Man of Glass
Vishwamitra the Magician
Indra and the Gods
Thus by aspirations
— H.W. Longfellow (cited in Wendy Doniger’s The Hindus, p.251)
KHAIR’s poems draw "upon three writers from across the centuries, cultures, literary genres and languages" viz., Kalidas, Asadullah Khan Ghalib and H. C. Andersen. The first part is a version of the Dushyant-Shakuntala fable, Abhijnana-Shakuntalam. However, while going through the poems, one could not detect much similarity with the Sanskrit original, which is a majestic amalgam of drama, sensuality and grandeur of thought. It is an enduring classic wherein the portrayal of love – both in union and separation – reaches sublime levels. Khair’s representation, conversely, is sparse and stark. A chance meeting with the beau sets Shakuntala ("a Muslim girl with a Hindu name") off to a journey to opulent London. The subsequent letdown has been well depicted.
In the second part, Khair translates/reinterprets Ghalib’s poetry through well-crafted verse. However, it is neither a traditional translation nor an original interpretation. The attempt could be compared to somebody touching up a Van Gogh original with a few strokes and claiming to have created a new version.
Andersen’s fairy tales have something profound to convey to adult readers even as these entertain the younger lot. To "represent" these in verse requires a fair amount of imagination and poetic skill, as demonstrated by Khair.
After reading this volume, one can’t help drawing comparisons with H. W. Longfellow’s poem on Trishanku quoted above. When original thought, enlivened with cadence, is projected through a grand vision – genuine poetry is born.
Wooing, Woes & Wanderings
Rajarshi is an engineer working for an oil company named Worschroft. His job takes him to different countries like Venezuela, Syria, Qatar etc, providing glimpses of the local life and terrain in different places. The narrative is peppered with politics, ranging from official to ideological.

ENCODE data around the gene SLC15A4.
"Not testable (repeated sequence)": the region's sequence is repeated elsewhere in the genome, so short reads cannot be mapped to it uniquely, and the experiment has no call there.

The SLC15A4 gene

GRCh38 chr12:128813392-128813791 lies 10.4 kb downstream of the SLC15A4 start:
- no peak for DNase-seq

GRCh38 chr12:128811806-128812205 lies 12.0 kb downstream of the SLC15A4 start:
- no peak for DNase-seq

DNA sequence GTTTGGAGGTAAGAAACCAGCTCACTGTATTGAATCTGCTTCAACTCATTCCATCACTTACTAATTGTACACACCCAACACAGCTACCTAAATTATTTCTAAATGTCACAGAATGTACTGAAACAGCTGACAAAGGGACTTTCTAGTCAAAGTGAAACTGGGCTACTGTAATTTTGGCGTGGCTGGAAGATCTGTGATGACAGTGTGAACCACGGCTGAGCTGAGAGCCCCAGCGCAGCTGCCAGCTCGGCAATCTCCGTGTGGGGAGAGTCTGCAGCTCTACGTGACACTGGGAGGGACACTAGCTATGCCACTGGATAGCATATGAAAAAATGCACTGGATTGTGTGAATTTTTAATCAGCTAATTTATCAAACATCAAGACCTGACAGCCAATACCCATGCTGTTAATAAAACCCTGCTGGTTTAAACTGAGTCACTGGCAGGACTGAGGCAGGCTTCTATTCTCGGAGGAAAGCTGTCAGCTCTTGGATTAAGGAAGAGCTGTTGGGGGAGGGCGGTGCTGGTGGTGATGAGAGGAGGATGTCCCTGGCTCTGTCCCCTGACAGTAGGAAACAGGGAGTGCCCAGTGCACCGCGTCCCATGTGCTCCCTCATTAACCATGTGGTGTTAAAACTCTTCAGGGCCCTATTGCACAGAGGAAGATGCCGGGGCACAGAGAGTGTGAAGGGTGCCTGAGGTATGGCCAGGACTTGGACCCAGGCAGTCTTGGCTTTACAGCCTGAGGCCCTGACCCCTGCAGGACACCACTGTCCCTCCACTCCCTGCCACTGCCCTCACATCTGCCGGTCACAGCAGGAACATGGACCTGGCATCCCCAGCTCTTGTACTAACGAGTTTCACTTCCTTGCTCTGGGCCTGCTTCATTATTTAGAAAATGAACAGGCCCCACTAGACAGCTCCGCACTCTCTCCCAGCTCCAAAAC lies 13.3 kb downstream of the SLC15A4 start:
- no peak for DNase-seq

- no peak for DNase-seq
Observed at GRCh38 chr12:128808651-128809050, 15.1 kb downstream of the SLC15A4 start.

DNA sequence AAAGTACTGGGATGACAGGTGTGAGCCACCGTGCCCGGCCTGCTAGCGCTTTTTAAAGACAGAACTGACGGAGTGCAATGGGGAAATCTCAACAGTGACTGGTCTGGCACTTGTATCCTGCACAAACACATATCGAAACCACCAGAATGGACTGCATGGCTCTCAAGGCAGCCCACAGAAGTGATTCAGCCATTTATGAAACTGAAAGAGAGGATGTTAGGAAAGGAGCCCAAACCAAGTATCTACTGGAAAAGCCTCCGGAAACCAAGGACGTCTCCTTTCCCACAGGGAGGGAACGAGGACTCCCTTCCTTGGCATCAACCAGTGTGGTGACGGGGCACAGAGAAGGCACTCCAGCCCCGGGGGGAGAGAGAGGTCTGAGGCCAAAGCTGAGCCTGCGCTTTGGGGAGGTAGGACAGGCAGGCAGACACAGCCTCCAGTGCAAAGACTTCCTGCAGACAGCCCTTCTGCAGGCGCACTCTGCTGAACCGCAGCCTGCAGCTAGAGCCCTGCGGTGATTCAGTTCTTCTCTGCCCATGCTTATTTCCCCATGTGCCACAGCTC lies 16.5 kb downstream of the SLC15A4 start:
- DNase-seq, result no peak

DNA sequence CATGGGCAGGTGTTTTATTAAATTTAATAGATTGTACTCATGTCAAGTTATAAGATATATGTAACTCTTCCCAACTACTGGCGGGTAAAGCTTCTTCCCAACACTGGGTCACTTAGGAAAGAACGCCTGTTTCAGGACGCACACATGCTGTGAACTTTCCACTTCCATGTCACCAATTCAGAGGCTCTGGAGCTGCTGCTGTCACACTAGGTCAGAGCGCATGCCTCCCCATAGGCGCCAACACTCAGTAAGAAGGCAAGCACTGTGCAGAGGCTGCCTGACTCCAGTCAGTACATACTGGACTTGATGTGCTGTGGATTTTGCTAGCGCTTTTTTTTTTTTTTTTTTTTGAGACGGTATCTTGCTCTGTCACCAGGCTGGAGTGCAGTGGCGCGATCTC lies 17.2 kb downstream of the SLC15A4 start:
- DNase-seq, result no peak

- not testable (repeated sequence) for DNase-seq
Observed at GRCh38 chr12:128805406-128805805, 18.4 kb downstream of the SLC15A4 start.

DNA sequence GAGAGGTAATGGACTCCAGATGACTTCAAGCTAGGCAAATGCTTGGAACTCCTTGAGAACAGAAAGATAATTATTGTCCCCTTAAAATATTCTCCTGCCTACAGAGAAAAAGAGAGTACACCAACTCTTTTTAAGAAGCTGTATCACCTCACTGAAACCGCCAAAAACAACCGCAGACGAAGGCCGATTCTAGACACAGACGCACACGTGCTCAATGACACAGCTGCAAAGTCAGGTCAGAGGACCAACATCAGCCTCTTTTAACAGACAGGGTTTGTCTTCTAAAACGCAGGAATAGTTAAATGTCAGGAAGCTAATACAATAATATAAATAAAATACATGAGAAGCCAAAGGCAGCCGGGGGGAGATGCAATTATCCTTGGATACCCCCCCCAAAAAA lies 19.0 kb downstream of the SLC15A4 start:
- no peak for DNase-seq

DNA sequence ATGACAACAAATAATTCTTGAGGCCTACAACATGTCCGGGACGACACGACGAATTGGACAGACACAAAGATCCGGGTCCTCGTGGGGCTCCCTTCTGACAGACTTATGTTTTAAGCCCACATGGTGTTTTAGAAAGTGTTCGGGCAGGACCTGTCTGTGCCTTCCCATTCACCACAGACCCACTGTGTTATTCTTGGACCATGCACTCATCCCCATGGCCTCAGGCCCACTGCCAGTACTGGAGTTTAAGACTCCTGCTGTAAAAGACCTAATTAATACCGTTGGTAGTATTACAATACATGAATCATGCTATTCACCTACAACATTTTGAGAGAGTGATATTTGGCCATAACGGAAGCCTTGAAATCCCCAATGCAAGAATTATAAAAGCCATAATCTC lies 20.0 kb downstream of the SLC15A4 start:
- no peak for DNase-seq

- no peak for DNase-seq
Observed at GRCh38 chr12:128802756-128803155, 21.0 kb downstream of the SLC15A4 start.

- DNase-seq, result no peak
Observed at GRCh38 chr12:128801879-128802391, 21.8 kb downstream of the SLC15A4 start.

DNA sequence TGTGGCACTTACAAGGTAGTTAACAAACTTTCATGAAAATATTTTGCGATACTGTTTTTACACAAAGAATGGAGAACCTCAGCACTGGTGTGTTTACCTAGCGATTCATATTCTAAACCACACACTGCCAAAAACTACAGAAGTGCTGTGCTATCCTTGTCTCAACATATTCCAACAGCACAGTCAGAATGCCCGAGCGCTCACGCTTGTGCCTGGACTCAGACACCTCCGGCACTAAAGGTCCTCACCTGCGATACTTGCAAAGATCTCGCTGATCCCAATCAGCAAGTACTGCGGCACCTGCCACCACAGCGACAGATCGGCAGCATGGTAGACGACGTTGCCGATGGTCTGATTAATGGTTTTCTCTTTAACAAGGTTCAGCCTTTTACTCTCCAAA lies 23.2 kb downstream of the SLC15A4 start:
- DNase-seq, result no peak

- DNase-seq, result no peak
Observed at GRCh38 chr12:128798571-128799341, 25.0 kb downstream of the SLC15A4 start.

The manner in which Rajarshi meets Marisel in Venezuela is not exactly romantic. Their live-in relationship is sparsely described sans tender moments. The physicality of love scenes tosses traditional romance out the window. There are humorous moments when Marisel meets Rajarshi’s kin in Kolkata, or when she demonstrates how her fair skin and good looks can open doors to the visa-issuing consulates.
Although the publishers have labelled this novel as "romance/humour," you’ll enjoy it as a racy travelogue, albeit fictional, tinged with funny interludes and sensual sequences.
Love and Politics
This novel’s characters are based on prominent Indian politicos. Most of the political passages are stilted, verbose and boring because the cardinal principle of "show, don’t tell" has been ignored. First-person accounts of the two male protagonists, Aditya (heir to an assassinated Congress leader) and Brajesh (resigns from IAS and joins BJP), resemble press communiqués of political parties in tone and tenor – lifeless and detached with full of ‘I’ and ‘me’. The situations depicted, e.g., a widow being damned as a witch or a bomb blast in a politico’s car, are familiar. The opportunity for dramatic build-ups from such incidents has been missed. The book comes alive in non-political sequences involving Chaitali’s (later becomes a Communist leader) love life; the story acquires admirable tempo – either someone else has written these portions or the author’s forte is sex and sensuality. IWE’s political novels are yet to come of age.